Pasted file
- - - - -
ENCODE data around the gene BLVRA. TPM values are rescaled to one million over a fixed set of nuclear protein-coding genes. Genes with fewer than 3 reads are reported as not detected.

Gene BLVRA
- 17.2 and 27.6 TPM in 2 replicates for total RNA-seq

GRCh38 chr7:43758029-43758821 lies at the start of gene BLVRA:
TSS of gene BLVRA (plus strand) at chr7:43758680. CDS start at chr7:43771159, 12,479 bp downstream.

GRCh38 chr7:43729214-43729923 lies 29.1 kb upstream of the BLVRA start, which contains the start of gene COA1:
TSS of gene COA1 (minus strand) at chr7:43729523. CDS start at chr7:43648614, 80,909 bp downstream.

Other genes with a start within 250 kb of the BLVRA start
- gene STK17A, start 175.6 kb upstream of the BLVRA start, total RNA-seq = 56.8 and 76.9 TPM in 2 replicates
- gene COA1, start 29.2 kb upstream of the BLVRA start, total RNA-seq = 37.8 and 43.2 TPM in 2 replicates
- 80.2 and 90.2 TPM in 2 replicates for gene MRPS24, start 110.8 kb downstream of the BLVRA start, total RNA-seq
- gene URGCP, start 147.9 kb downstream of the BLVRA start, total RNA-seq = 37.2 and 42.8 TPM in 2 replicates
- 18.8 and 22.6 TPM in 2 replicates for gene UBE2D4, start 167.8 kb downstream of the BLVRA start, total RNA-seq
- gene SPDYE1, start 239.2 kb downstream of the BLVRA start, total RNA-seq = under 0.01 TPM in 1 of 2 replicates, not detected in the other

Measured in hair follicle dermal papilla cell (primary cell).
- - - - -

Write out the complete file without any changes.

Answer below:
ENCODE data around the gene BLVRA. TPM values are rescaled to one million over a fixed set of nuclear protein-coding genes. Genes with fewer than 3 reads are reported as not detected.

Gene BLVRA
- 17.2 and 27.6 TPM in 2 replicates for total RNA-seq

GRCh38 chr7:43758029-43758821 lies at the start of gene BLVRA:
TSS of gene BLVRA (plus strand) at chr7:43758680. CDS start at chr7:43771159, 12,479 bp downstream.

GRCh38 chr7:43729214-43729923 lies 29.1 kb upstream of the BLVRA start, which contains the start of gene COA1:
TSS of gene COA1 (minus strand) at chr7:43729523. CDS start at chr7:43648614, 80,909 bp downstream.

Other genes with a start within 250 kb of the BLVRA start
- gene STK17A, start 175.6 kb upstream of the BLVRA start, total RNA-seq = 56.8 and 76.9 TPM in 2 replicates
- gene COA1, start 29.2 kb upstream of the BLVRA start, total RNA-seq = 37.8 and 43.2 TPM in 2 replicates
- 80.2 and 90.2 TPM in 2 replicates for gene MRPS24, start 110.8 kb downstream of the BLVRA start, total RNA-seq
- gene URGCP, start 147.9 kb downstream of the BLVRA start, total RNA-seq = 37.2 and 42.8 TPM in 2 replicates
- 18.8 and 22.6 TPM in 2 replicates for gene UBE2D4, start 167.8 kb downstream of the BLVRA start, total RNA-seq
- gene SPDYE1, start 239.2 kb downstream of the BLVRA start, total RNA-seq = under 0.01 TPM in 1 of 2 replicates, not detected in the other

Measured in hair follicle dermal papilla cell (primary cell).